Another interesting observation — there are currently a lot of long-distance couples barred from traveling to each other’s countries that are using Tulum as a meeting point to be together. We met at least three couples doing this during our two weeks, and I bet there are many more.
Costs & Budgeting
Tulum is one of the most expensive destinations in Mexico. It certainly is not “cheap.”
If money is an object, know that prices vary drastically based on what area you are in. Tulum’s swanky hotel zone spanning Tulum Beach caters almost exclusively to tourists, and prices are comparable to San Francisco, NYC, and LA. If keeping expenses low is a priority, I would opt to stay, eat, and play in Tulum’s center and avoid partying in the hotel zone at night. Those weekend cocktails at fancy beach clubs really started to take a toll on our wallets.
Of course, there are still ways to enjoy Tulum Beach without the sky-high price tag! During the day, most beach clubs have a 300-500 peso ($15-$25 USD) minimum spend limit so you can lounge and enjoy the views without breaking the bank. For cheap tacos and free access to the beach, Taqueria La Eufemia is the best (and maybe the only) choice in the hotel zone.
More up north, Playa Paraiso is a public beach that you can enjoy free of charge, but you’ll have to bring your own beach gear.
Layout of Tulum & Where to Stay
There are three main areas in Tulum to be aware of as a tourist. Tulum Pueblo, or Tulum Town, the hotel zone on Tulum Beach, and the public beach and Tulum ruins area.
If you want to feel like you’re actually in Mexico and save a few bucks…Make Tulum Town your home base. (You will, however, have to take a 10-25 minute, 200-peso cab ride depending on which stretch of beach you go to.)
Looking for swanky beach parties, posh restaurants, high-end boutiques, and money is no object? Try one of the accommodations at the hotel zone on Tulum Beach.
Interested in being close to the beach but not in breaking the bank? Try a stay on the public beach. You’ll also be a hop and a skip away from the Tulum ruins.
Things to Do in Tulum
Take a Street Art Tour in Tulum Town
There is amazing street art all over Tulum Town that you definitely don’t want to miss. You can take a photo tour of Tulum’s best murals and access the exact location of each in my blog photo tour of Tulum street art.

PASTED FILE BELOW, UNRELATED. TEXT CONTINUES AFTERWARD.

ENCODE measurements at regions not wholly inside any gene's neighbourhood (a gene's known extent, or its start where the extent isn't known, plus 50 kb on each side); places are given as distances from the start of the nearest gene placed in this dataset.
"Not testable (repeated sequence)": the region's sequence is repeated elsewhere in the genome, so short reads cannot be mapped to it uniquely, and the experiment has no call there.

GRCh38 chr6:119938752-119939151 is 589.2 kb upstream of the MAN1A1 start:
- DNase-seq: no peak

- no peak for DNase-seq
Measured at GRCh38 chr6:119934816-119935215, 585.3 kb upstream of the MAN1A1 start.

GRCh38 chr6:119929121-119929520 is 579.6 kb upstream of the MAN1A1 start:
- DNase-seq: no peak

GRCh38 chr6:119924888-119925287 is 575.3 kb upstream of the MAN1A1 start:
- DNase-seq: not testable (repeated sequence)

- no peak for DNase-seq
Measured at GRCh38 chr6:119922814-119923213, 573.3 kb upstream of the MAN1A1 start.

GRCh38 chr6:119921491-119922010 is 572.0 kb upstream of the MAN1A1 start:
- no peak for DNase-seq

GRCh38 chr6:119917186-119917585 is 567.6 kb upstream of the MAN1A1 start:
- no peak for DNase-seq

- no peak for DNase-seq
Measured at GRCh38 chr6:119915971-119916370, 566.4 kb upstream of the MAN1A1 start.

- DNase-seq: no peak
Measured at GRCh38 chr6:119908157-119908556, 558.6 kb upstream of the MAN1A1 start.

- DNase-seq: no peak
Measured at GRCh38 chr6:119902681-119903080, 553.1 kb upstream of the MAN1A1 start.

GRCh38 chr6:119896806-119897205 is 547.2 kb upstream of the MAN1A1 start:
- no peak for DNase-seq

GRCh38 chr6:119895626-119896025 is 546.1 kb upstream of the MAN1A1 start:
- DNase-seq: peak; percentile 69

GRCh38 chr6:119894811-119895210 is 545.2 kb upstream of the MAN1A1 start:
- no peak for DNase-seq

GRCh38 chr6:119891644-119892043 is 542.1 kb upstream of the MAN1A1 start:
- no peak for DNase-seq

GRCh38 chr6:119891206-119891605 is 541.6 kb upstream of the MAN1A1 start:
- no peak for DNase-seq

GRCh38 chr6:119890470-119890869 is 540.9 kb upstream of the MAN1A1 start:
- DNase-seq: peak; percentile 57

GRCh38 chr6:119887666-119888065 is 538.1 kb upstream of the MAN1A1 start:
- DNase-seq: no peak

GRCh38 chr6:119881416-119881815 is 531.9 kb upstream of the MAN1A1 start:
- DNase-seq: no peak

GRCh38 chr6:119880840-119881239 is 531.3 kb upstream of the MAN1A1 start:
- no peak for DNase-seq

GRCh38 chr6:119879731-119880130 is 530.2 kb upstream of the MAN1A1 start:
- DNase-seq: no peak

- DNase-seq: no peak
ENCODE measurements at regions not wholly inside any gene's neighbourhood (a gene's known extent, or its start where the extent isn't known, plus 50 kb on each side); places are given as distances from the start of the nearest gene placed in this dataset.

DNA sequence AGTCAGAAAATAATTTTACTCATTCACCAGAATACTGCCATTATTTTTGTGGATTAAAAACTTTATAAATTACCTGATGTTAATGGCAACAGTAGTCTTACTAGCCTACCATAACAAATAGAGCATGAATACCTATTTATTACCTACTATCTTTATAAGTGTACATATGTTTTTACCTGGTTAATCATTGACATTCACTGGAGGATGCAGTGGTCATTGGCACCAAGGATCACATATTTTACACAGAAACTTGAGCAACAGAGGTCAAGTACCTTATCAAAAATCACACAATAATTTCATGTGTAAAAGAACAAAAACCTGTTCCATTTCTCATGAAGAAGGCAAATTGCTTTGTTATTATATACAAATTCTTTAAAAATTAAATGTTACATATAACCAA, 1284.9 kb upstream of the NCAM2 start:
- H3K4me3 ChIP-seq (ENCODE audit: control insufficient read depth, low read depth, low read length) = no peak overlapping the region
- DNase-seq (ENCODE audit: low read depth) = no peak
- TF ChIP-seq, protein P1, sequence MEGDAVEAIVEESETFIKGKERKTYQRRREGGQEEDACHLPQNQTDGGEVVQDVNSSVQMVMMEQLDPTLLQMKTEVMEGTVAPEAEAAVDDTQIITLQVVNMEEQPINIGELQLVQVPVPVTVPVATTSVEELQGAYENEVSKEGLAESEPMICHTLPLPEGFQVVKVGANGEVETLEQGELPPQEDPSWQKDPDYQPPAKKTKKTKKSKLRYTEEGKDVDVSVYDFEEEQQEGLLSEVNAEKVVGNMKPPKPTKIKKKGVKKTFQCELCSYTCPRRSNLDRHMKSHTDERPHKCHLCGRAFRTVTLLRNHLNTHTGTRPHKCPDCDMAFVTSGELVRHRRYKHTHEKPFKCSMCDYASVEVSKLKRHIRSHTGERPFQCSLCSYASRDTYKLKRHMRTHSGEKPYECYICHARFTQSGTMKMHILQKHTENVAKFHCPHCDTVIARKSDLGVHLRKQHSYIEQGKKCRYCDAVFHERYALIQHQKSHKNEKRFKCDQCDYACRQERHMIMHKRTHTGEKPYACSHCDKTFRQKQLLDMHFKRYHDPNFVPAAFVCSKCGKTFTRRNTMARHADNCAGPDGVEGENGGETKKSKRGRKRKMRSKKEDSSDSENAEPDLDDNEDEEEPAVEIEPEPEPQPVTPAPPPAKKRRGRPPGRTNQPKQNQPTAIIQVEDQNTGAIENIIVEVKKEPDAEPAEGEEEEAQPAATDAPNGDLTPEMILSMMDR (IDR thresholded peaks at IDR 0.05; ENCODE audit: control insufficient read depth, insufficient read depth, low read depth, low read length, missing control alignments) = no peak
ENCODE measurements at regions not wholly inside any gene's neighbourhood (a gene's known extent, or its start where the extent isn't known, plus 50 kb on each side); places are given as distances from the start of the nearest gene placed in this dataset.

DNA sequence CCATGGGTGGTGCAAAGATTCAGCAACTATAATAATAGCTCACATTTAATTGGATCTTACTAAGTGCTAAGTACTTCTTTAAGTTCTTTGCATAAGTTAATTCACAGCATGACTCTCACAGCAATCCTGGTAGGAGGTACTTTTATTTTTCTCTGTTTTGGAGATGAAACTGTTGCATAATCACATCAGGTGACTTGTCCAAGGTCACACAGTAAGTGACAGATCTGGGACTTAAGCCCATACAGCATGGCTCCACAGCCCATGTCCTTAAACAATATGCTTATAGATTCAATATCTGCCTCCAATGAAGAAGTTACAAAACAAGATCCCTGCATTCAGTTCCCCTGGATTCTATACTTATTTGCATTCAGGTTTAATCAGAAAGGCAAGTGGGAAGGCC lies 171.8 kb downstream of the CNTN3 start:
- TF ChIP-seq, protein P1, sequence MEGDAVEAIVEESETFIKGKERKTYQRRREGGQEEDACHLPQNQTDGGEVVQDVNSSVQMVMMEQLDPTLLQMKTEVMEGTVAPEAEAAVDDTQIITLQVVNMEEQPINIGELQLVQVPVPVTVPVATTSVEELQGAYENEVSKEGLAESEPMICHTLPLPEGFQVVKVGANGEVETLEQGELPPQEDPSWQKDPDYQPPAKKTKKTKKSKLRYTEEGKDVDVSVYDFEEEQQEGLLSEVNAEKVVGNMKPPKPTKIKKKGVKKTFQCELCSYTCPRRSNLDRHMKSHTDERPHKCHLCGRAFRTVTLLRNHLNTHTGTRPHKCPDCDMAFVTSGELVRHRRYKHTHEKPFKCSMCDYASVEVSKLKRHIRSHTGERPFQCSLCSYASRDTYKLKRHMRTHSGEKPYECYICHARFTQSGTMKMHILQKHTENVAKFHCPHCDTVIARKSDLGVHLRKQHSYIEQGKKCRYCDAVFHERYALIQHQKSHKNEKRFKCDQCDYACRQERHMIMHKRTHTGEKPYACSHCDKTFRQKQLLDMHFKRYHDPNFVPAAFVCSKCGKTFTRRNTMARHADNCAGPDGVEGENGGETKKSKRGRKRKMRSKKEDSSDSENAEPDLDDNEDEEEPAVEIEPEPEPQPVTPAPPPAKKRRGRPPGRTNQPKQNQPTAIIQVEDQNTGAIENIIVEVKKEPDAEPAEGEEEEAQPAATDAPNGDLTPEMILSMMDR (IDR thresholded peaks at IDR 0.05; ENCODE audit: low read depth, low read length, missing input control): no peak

Visit the Tulum Ruins
If you’ve Googled Tulum, you’ve likely seen some variation of the image below—cliffside Mayan ruins, white sands, and pristine Caribbean waters. We actually did not make it to the ruins 😂, but everyone says they are a must-do.
You can visit the Tulum ruins from 8am-5pm, and cost of entry is 80 pesos (though it’s rumored that you’ll have to pay extra for photography equipment). Expert Vagabond has a handy guide for visiting the Tulum ruins that you can check out for more details.
Day Parties & Nightlife
Bars in Tulum Centro
- Batey. Our favorite bar in Tulum’s center features live music acts every night and is always packed to the brim! They even have a Volkswagon Beetle that they’ve repurposed to press fresh juice from sugar canes.
- Ki’Bok. This second-floor bar is located right next Batey, and is a casual place for a few drinks and meeting some new friends.
- Nana Rooftop Bar. Located on the rooftop of Hotel Maka, Nana is a chic cocktail lounge that we found purely by luck. It is a great place to start a Friday or Saturday night.
The Places to Party on the Weekends
On the weekends, there are generally agreed-upon places where locals and tourists alike go party. Keep in mind that most of these are located in the hotel zone and thus come with steep entry fees and cocktail prices.
- Thursday — Casa Jaguar
- Friday — Gitano (need a reservation)
- Saturday night — Papaya Playa Project (600 peso — $30 USD — cover charge and get there early, like 8-9 PM)
- Sunday day — BOA Tulum
Explore the Many Hotels & Clubs on the Beach
Where We Went
- Dos Ceibas. A quiet eco-resort perfect for a day of reading, sipping cocktails, and relaxing on the beach.